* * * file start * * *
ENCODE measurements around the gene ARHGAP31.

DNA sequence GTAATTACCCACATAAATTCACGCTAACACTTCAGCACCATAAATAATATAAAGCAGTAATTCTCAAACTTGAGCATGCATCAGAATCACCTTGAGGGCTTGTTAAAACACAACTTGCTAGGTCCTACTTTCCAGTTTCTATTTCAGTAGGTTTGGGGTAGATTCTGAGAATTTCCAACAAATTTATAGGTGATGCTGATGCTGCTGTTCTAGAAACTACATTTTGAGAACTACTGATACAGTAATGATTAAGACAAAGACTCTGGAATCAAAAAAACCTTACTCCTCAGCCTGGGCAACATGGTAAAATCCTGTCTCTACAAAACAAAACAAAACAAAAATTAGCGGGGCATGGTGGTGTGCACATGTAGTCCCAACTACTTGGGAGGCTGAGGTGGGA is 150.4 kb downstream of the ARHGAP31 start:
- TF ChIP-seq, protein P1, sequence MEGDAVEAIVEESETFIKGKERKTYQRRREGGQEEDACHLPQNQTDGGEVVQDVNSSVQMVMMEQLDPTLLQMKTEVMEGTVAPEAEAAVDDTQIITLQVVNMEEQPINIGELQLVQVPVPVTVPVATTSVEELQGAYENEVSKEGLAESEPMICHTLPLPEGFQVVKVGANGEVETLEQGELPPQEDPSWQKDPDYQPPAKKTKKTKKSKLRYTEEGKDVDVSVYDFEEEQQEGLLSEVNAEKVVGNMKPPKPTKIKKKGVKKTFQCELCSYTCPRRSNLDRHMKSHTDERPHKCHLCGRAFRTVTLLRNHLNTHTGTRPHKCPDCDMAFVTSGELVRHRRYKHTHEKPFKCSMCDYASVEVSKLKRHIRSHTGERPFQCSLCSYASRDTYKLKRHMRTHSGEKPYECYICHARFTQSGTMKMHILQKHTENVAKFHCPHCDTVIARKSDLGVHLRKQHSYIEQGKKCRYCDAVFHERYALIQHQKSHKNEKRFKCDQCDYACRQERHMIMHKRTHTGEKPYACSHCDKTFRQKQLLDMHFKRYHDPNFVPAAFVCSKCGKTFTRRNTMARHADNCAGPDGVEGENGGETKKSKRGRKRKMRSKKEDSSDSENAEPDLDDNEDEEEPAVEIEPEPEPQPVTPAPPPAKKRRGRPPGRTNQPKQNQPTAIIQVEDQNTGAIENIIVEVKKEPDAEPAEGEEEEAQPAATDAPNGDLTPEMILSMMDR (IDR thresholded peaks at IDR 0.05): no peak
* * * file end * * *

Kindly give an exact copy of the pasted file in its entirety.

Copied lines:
ENCODE measurements around the gene ARHGAP31.

DNA sequence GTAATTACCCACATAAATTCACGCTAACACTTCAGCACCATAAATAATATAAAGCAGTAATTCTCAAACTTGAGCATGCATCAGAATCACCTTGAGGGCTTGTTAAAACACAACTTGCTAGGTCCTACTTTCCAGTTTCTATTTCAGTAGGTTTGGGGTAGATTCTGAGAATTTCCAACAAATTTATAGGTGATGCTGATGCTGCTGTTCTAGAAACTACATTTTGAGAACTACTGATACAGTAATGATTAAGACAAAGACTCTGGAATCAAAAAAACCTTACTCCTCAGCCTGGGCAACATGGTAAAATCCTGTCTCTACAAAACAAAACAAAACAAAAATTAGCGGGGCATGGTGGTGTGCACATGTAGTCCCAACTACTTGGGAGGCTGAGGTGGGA is 150.4 kb downstream of the ARHGAP31 start:
- TF ChIP-seq, protein P1, sequence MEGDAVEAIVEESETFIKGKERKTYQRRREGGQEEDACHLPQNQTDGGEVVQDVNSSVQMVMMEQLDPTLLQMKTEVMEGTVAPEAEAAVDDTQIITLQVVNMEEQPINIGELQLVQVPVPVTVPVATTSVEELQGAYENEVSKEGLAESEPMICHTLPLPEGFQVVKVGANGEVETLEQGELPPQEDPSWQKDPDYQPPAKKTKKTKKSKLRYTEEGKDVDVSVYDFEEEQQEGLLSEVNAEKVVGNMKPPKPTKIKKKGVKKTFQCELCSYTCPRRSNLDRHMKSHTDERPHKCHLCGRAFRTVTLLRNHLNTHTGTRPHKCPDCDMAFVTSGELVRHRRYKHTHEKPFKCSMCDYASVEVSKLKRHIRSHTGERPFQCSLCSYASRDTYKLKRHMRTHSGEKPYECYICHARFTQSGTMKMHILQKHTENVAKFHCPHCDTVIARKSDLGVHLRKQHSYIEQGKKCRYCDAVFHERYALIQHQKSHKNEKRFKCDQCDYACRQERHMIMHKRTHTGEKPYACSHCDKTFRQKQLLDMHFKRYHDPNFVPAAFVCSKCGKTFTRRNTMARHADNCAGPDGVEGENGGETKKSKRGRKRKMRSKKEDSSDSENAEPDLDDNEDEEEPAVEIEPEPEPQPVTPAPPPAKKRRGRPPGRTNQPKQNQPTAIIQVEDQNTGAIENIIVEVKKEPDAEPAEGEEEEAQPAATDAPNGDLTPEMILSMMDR (IDR thresholded peaks at IDR 0.05): no peak